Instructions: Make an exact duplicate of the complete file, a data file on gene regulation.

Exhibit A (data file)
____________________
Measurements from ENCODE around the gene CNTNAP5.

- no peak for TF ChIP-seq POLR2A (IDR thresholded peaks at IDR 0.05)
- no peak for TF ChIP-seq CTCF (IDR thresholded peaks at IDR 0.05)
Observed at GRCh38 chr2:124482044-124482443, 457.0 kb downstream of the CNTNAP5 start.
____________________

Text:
Measurements from ENCODE around the gene CNTNAP5.

- no peak for TF ChIP-seq POLR2A (IDR thresholded peaks at IDR 0.05)
- no peak for TF ChIP-seq CTCF (IDR thresholded peaks at IDR 0.05)
Observed at GRCh38 chr2:124482044-124482443, 457.0 kb downstream of the CNTNAP5 start.